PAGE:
The well-crafted shoulder on this alloy stemmed stick float allows for perfect bait presentation while the magnesium alloy stem helps the angler achieve perfect balance. The heavier sizes are well suited to faster rivers such as the Avon or Severn with the smaller to mid-sized models being the top choice for slower moving, shallower waters.
What better way to catch Barbel, Chub, Roach and Dace than to trot the swim, whether it be a slow meandering river or the fast and deep Trent, Severn or Wye. All can be fished using the present day alloy stemmed floats. The upper body is made from high density balsa wood and the stem is a mixture of aluminium and magnesium, with the end product being a float with ultimate balance which the present day anglers prefer.
Rods can vary in length from 11ft. up to a long 17 footer, depending on the depth of the swim. The top needs to be on the soft side as this will pick up line quickly and aid casting. Main lines, depending on target species, would normally be from 3-6lb and all floats should be fitted with three rubbers on the stem and one on the tip.
ALLOY STEMMED SHOULDERED STICKS
The well crafted shoulder allows for perfect bait presentation without riding up when holding back. The slim smaller patterns are ideal for slow to medium paced waters at depths of three to eight feet, it can with practice be gently held back to let the bait stop or rise enticingly. They are best fished with the bait very close to the bottom using No.8 shot in shirt button style of shotting, loose feeding when the pace is not too fast. The larger, shouldered sticks are best suited to depths of seven to fourteen feet in faster paced waters, the bigger area of shoulder gives good 'holding back' properties for slowing the bait down against a faster top current. For the bigger sticks the best shotting pattern is groups of 2xNo.8 shot, spread equally throughout the bottom half of the rig with no shot in the last nine inches, being soft lead the No.8 are easier to fix and kinder to the line. This style of shotting is excellent in fast water as for this style of fishing you would be using balls of ground bait laced with samples of hook bait, or even a bait dropper. With all the shot concentrated in the lower half of your rig, you can stop the bait or inch it through the feed area. All this will give better bait presentation and positive bite indication.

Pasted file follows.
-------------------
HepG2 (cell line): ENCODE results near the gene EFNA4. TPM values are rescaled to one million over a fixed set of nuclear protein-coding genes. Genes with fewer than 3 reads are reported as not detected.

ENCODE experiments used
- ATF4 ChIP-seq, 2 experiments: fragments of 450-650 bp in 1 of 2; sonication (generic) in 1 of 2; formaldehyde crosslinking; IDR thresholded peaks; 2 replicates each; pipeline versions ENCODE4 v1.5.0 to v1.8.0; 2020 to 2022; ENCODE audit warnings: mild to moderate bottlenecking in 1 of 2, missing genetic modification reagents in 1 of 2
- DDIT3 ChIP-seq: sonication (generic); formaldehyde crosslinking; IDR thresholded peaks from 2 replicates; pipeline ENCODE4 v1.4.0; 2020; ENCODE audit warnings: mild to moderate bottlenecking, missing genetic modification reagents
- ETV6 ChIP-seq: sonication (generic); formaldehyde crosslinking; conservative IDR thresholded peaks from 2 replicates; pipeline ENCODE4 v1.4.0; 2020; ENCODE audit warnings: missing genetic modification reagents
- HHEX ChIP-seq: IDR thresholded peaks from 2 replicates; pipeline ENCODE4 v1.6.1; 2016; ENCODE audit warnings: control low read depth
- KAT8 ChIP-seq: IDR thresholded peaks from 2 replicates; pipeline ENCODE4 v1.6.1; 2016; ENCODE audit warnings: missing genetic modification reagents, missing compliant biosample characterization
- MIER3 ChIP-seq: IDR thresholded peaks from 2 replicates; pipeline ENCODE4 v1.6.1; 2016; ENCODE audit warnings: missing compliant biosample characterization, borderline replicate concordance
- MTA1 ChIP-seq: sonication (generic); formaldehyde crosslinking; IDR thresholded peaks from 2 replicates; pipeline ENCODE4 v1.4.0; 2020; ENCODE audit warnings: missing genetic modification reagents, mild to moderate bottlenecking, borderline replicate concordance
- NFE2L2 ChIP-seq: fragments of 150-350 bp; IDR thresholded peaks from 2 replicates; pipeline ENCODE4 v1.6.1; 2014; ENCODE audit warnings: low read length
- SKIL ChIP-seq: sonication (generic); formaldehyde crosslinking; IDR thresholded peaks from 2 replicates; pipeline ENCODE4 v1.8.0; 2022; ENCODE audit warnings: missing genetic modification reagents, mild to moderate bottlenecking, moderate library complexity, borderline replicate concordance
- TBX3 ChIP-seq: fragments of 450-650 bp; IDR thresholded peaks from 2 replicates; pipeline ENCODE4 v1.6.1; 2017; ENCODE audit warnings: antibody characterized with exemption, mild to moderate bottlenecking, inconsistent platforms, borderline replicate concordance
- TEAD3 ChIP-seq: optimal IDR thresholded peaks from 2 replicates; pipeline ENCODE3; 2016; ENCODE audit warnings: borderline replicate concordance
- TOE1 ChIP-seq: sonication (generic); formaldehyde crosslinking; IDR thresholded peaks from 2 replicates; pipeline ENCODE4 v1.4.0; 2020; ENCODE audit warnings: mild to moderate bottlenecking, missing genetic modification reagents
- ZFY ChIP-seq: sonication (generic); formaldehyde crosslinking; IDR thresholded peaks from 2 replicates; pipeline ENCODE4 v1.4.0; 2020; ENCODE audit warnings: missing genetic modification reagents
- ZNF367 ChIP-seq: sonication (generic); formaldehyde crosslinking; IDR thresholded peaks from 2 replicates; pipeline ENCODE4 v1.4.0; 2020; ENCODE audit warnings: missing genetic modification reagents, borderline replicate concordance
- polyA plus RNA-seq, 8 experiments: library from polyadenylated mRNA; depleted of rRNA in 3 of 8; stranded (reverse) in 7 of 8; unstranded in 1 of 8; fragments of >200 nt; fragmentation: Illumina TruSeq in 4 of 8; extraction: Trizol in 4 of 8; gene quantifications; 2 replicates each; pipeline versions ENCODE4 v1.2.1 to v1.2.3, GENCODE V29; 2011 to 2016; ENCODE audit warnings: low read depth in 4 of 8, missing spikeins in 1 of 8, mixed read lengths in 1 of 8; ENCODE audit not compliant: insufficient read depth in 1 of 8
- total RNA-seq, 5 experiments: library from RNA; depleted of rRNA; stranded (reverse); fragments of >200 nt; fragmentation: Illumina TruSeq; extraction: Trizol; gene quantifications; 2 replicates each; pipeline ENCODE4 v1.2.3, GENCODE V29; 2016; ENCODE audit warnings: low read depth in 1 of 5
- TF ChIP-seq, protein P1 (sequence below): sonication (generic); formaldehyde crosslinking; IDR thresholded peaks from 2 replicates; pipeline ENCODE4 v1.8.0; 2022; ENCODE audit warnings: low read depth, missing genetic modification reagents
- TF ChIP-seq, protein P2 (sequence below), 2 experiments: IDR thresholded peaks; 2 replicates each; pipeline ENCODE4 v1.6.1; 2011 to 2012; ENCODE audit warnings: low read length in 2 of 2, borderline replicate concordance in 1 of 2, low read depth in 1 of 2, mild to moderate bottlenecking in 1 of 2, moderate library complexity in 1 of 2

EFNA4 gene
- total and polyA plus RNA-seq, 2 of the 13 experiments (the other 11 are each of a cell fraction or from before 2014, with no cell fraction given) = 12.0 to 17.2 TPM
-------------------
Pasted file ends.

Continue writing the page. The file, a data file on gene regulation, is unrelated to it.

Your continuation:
FISHING THE STICK FLOAT
The key to stick float fishing is to keep in touch with the float at all times. Let the float move downstream in a controlled manner ensuring that the line is never allowed to overtake the float. This is easy when the wind is blowing directly upstream but unfortunately perfect conditions are not always present. In these situations you may well need to go to a larger float. The extra weight will keep you on line and give you better control. Back shotting the float with two or three No8s helps to avoid an adverse wind from pulling the float off line. Most anglers when using trotting control the float by allowing line to pull off the spool, slowing or stopping the float with their finger tip. Whilst this works it tends to give an erratic movement to the bait. A far better method is to move your rod upstream, trap the line against the spool and follow the float down at the speed that produces most bites. If you need to travel further down simply repeat the process. In this way you are in control allowing you to slow the float down, speed it up or even stop it. You can now see that inching a bait through your feeding area is highly achievable.
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